If Only Our Problem Were a “Large Air Spill”
While sitting in FCNL’s beautiful green building each day, I can’t help but wonder if the oil spill/leak/explosion of the Deepwater Horizon rig of April 20th, which has now been dumping barrels upon barrels of oil into the Gulf of Mexico for over three weeks could have been avoided? (Want to find out just how big this spill really is? Check out these images, and see what it looks like in comparison to the DC metro area – things are looking pretty ‘slick’)
An article in today’s New York Times uncovers evidence that, “The federal Minerals Management Service gave permission to BP and dozens of other oil companies to drill in the Gulf of Mexico without first getting required permits from another agency that assesses threats to endangered species – and despite strong warnings from that agency about the impact the drilling was likely to have on the gulf.” In reading through this article, I learned that the scientists and engineers, whose job it is to assess the risks of such endeavors, were repeatedly silenced when they raised concerns about the impacts of such projects. Something about this picture is ‘fishy’….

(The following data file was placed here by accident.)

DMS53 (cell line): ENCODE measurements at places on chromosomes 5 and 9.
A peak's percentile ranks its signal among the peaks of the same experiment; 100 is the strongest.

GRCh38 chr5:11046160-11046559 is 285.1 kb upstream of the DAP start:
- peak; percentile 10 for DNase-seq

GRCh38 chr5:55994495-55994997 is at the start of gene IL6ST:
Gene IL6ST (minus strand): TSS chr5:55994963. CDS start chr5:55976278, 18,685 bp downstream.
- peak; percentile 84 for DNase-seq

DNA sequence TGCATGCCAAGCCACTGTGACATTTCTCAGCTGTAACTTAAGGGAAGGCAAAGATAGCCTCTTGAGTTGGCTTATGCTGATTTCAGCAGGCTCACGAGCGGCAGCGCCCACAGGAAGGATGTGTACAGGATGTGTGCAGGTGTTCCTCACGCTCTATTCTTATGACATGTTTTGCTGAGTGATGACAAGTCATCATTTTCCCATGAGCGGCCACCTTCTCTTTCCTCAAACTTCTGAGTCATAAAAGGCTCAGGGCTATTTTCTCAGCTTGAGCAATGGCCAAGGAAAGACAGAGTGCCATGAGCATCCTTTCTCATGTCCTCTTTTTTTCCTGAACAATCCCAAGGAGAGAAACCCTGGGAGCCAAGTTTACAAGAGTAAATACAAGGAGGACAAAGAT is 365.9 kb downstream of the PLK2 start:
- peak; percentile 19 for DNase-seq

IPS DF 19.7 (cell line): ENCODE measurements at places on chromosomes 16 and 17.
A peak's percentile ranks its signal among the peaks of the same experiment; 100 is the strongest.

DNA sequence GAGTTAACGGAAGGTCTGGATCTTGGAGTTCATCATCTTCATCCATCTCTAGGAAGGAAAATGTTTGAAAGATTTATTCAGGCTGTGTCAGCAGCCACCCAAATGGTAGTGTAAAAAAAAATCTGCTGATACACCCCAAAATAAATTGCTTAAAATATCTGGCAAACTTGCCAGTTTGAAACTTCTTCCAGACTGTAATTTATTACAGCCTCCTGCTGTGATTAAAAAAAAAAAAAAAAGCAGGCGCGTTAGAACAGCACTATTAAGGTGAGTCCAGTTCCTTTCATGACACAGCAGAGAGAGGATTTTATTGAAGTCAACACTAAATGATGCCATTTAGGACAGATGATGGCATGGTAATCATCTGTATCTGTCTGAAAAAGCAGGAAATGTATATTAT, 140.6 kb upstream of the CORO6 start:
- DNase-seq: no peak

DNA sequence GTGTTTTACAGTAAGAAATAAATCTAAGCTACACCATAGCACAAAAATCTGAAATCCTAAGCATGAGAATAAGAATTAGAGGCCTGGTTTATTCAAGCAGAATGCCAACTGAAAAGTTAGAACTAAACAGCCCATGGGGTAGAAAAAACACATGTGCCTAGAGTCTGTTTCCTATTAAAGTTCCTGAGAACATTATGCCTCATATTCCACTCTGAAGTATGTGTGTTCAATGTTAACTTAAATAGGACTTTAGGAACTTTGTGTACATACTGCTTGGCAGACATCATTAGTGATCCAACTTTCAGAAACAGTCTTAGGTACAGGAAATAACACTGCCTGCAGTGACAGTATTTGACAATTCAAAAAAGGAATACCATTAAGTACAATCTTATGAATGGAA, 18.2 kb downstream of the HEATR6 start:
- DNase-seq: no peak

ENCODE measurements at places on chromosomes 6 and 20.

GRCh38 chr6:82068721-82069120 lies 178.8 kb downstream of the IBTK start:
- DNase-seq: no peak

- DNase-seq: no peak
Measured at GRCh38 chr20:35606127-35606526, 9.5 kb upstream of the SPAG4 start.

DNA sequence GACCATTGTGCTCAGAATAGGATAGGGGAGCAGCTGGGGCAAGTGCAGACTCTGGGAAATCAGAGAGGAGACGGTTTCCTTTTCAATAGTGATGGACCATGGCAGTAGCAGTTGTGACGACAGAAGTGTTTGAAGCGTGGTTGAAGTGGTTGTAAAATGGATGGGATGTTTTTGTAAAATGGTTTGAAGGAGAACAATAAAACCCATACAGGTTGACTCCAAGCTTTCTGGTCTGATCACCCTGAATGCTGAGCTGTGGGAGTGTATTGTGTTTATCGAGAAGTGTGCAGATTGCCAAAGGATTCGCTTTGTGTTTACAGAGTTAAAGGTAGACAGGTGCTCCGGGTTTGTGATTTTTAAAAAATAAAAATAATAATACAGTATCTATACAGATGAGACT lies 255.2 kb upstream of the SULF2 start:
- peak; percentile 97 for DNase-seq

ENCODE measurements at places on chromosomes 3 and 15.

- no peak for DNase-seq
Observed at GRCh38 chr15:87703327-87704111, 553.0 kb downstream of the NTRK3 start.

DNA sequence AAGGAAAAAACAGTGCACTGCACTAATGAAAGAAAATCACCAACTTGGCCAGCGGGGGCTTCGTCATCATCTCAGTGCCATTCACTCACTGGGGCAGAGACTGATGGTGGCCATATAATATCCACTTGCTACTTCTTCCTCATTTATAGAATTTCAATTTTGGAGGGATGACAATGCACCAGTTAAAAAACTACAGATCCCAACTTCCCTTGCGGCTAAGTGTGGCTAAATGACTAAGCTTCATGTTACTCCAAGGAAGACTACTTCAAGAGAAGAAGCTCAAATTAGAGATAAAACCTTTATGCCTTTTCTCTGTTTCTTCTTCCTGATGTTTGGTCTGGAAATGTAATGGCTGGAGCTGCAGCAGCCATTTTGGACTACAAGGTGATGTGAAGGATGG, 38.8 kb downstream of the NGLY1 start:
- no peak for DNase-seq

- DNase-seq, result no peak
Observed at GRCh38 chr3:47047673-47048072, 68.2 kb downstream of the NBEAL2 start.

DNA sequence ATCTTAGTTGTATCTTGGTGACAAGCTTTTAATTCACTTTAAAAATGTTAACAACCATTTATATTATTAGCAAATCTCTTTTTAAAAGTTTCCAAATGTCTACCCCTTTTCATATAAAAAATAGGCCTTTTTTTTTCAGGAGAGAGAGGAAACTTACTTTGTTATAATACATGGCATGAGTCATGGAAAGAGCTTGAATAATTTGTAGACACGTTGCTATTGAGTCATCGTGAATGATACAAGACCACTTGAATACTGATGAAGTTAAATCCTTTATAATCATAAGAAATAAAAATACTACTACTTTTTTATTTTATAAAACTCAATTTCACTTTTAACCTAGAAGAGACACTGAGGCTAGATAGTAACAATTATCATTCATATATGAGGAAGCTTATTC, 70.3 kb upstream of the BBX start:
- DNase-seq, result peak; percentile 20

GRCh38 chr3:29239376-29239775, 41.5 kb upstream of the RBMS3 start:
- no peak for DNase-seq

While discussing this with colleagues here at FCNL, I was alerted to the recent post on the popular Huffington Post “BREAKING: Large Air Spill At Wind Farm. No Threats Reported. Some Claim To Enjoy The Breeze.” Maybe instead of the ‘drill baby drill!’ mantra, we should all be following the lead of the person who commented, ‘blow baby blow!’
At FCNL, “We seek an earth restored.” This won’t happen if disasters like the Deepwater Horizon continue and large corporations are allowed to continue exploiting natural resources without consequence. And it won’t happen if we continue to ignore new and innovative forms of energy.
In peace and hope for ‘an earth restored,’
For more on FCNL’s Environment program visit our website. And please also consider contacting your senators about supporting the CLEAR Act, the bipartisan legislation introduced by Senators Maria Cantwell (WA) and Susan Collins (ME) which would decarbonizes the U.S. economy and compensate consumers for the inevitable increases in energy costs.